Post sponsored by

Source: Australian Transport Safety Bureau

What happened

On 22 March 2020, a Cessna 172 aircraft, registered VH-CBB, took off from a private airfield in Canyonleigh, New South Wales, on a local private flight with the pilot and one passenger on board. Shortly after take-off, due to turbulent weather, the pilot decided to terminate the flight and return to land at the airfield. During the approach, while the aircraft was lower than the pilot had intended, it encountered turbulence. This resulted in the aircraft pitching up steeply. After the pilot corrected the aircraft’s pitch attitude, the landing gear contacted the tree canopy of a steep forested escarpment on the approach path and below the level of the runway threshold. Uncertain if the aircraft could climb above the canopy, the pilot elected to reduce power immediately and land in the trees. The pilot and passenger sustained serious injuries as a result, and the aircraft was substantially damaged.

What the ATSB found

The ATSB determined that the aircraft was on a relatively shallow approach and was at a low height above the terrain when it encountered turbulence. After recovering from the turbulence, the pilot assessed that the aircraft could not reach the runway over the steep terrain, and decided to land in trees.

Safety message

This accident highlights the importance of adopting an approach profile that mitigates the effects of gusty/turbulent conditions and being prepared to go around if the approach becomes unstable. The Flight Safety Foundation Approach-and-landing Accident Reduction briefing note 6.1 emphasises the need to be ‘go-around-prepared’ or ‘go‑around-minded’ because it is not a manoeuvre that pilots execute regularly.

The occurrence

On the afternoon of 22 March 2020, the pilot of a Cessna 172A aircraft, registered VH-CBB, planned to conduct a local private flight from a private airfield at Canyonleigh, New South Wales, with one passenger on board. The pilot noted that the wind speed and direction were as forecast, which were 20 kt and west‑south‑westerly, and therefore selected runway 27[1] for take-off.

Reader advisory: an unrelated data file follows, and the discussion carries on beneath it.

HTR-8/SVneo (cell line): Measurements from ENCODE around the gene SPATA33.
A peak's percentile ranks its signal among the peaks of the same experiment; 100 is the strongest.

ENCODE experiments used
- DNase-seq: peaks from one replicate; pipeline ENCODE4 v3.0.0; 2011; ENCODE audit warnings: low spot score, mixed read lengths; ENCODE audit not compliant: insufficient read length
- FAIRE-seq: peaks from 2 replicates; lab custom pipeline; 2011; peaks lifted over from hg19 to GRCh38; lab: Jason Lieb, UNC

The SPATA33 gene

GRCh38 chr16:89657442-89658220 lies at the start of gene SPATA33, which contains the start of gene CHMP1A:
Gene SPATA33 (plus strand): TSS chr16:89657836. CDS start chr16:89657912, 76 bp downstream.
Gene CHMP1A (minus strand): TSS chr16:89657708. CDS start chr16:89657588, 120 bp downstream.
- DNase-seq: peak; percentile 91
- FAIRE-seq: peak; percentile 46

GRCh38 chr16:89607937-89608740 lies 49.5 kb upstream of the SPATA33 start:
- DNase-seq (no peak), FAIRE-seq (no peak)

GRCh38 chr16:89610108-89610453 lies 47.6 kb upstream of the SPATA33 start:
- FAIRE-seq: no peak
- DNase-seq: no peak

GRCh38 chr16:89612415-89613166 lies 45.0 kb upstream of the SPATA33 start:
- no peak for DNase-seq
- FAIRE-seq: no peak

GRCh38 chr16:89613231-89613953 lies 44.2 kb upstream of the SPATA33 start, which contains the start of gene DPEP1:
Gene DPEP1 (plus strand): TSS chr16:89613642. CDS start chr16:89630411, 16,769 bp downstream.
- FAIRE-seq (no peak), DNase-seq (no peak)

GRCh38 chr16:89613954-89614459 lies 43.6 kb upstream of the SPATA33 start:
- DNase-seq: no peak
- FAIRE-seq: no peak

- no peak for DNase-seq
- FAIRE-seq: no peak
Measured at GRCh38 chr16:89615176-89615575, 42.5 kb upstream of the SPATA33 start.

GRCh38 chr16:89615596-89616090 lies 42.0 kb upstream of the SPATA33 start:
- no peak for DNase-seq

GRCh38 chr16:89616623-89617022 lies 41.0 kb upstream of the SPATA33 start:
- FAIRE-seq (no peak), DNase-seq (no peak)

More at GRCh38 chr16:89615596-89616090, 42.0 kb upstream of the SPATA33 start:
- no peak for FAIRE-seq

Shortly after take-off, the aircraft experienced some turbulence. The pilot and passenger assessed it was ‘not going to be a relaxing time to go for a fly’, and decided to terminate the flight. The pilot confirmed via the windsock that the wind direction had not changed since take‑off, and elected to continue onto a downwind leg of the circuit for runway 27.

When the aircraft was 1 NM from the threshold, and approximately 400 ft above aerodrome level, the pilot completed the turn onto final approach. The pilot reported having selected one stage of flap for the approach and landing. The aircraft was on approach over steep forested terrain when the pilot noticed that the approach profile was shallower than intended and that the aircraft was ‘a bit low’. In response, the pilot increased the power.

The pilot reported that the turbulence then became ‘very severe’ and the aircraft pitched up steeply. The pilot initially decided to conduct a go-around manoeuvre, but after correcting the pitch attitude, realised that the aircraft was far lower than expected, and no longer aligned with the runway. The aircraft’s wheels reportedly brushed the tree canopy on the escarpment downhill from the runway threshold. Uncertain whether the aircraft would be able to climb over the canopy to the runway, the pilot elected to reduce power and land in the trees. The aircraft came to rest approximately 50 metres short of the threshold and to the left of the runway.

Both the pilot and passenger sustained serious injuries, but they were able to exit the aircraft and contact emergency services. The aircraft was substantially damaged.


Recorded data and airfield geography

OzRunways[2] information for the flight was obtained, with the final approach shown in Figure 1. A review of the flight data identified that during the second half of the approach, the aircraft’s altitude remained relatively level (highlighted segment), but the terrain beneath falls away into a deep gully then climbs towards the airfield.

Figure 1: VH-CBB approach to Canyonleigh airfield, runway 27

The recorded data rounded the aircraft’s altitude down to 100 ft increments, giving a low approximation of VH-CBB’s actual approach. Due to sudden changes in attitude and altitude, the last few data points were considered unreliable and were therefore not included in the image.
Source: Google Earth, annotated by the ATSB

Pilot’s experience at Canyonleigh